Gopeesingh said there were 23 areas where the Ministry of Education has not been able to implement the programmes, and in fact have curtailed a significant amount of them which would undoubtedly reduce the incidence of school violence.

Gopeesingh said the SSS has been depleted.

“The particular officers who they call social workers have not been paid. Their contracts have come to an end, they have not been renewed. We had educational behavioural clinical psychologists in schools, that aspect has been curtailed. We ensured that we developed a number of programmes, school safety officers, school-based management team, the local school board, the after school homework centres, the alumni association of schools, a circle of hope once a week in a classroom...

“The minister (Anthony Garcia) and his colleague (Dr Lovell Francis) seem to be adrift in the Ministry of Education, and they lack the competence and the ability to move the process forward in education. I have called for his removal on about 15 different occasions and it is left up to the Prime Minister (Dr Keith Rowley) now to do what is appropriate. The minister obviously cannot handle the Ministry of Education. They have reversed a number of programmes and policies that we had implemented,” he said.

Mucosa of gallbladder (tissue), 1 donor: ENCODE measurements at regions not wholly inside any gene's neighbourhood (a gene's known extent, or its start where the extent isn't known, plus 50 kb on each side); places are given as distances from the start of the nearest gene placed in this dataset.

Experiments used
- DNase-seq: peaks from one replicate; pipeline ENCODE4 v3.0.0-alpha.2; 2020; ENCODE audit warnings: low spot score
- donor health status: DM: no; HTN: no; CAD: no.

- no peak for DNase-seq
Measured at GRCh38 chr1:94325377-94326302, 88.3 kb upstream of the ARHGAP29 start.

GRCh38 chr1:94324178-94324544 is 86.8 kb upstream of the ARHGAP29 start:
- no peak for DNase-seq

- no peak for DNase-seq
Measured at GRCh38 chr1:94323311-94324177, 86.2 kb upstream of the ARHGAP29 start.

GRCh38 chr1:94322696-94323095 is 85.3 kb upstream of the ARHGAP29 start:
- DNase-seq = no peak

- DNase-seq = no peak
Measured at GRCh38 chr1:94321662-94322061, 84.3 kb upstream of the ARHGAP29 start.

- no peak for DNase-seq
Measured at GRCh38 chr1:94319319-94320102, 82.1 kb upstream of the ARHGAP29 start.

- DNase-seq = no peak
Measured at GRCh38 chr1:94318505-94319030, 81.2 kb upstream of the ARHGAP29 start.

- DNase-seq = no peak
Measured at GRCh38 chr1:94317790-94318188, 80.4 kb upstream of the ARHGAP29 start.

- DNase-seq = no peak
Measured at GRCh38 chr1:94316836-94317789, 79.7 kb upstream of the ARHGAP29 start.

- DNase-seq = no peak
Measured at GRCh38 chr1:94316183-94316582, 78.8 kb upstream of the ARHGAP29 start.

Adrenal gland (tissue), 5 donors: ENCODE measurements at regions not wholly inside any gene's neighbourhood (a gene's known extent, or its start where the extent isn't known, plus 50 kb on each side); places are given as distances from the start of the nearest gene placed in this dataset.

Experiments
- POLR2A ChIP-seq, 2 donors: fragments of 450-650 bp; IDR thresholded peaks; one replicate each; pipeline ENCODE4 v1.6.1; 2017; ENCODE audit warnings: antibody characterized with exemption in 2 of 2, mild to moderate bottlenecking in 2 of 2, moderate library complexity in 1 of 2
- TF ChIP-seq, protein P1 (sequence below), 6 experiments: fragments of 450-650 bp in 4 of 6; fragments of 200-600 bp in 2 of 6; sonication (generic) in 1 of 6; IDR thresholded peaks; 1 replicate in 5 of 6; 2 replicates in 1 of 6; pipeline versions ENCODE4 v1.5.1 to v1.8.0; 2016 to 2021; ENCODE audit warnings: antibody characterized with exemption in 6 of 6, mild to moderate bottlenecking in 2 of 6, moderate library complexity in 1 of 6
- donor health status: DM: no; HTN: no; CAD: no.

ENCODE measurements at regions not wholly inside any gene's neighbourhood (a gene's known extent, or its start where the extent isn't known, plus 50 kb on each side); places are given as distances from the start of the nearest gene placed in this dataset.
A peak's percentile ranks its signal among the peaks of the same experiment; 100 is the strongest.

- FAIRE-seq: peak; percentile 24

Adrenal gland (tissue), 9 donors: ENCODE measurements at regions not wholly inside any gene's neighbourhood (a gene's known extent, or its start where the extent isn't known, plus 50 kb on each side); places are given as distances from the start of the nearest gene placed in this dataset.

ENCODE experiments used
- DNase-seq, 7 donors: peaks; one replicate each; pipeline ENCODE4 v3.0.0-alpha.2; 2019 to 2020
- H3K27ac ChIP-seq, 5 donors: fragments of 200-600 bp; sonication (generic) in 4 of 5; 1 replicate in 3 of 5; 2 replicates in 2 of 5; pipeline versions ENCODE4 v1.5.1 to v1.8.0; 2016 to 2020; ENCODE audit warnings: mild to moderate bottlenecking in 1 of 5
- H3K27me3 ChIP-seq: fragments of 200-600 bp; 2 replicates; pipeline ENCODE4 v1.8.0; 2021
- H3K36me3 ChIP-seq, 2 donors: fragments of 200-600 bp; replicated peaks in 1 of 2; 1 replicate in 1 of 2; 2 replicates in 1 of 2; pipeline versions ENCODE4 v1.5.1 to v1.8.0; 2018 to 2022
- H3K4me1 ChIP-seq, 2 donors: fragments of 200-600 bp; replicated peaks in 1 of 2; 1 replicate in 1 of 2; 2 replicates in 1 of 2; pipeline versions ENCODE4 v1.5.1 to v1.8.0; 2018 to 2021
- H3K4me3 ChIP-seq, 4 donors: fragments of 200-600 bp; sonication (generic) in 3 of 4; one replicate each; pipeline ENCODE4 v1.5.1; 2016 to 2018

Gopeesingh said the former government had implemented a programme whereby every teacher in every classroom would identify the difficult students, who would then be referred immediately to the SSS.

He said the student’s analysis was based on their professional approach which would determine the causative for the student’s indiscipline whether it was emotional, behavioural or psychological, or a medical disorder.

“For every student in every class across the country, the teachers, principals, vice principals and deans were mandated to identify these children and begin an amelioration process for all of these students.

“It should be picked up how many difficult students we have in the schools at the moment. The groups ought to be managing the students with the parents. We have also conducted a number of parenting and education workshops across Trinidad and Tobago.

We should not just send messages to the parents, but also have workshops in the areas inviting all the parents and teachers to begin to discuss the issues surrounding their children,” Gopeesingh said.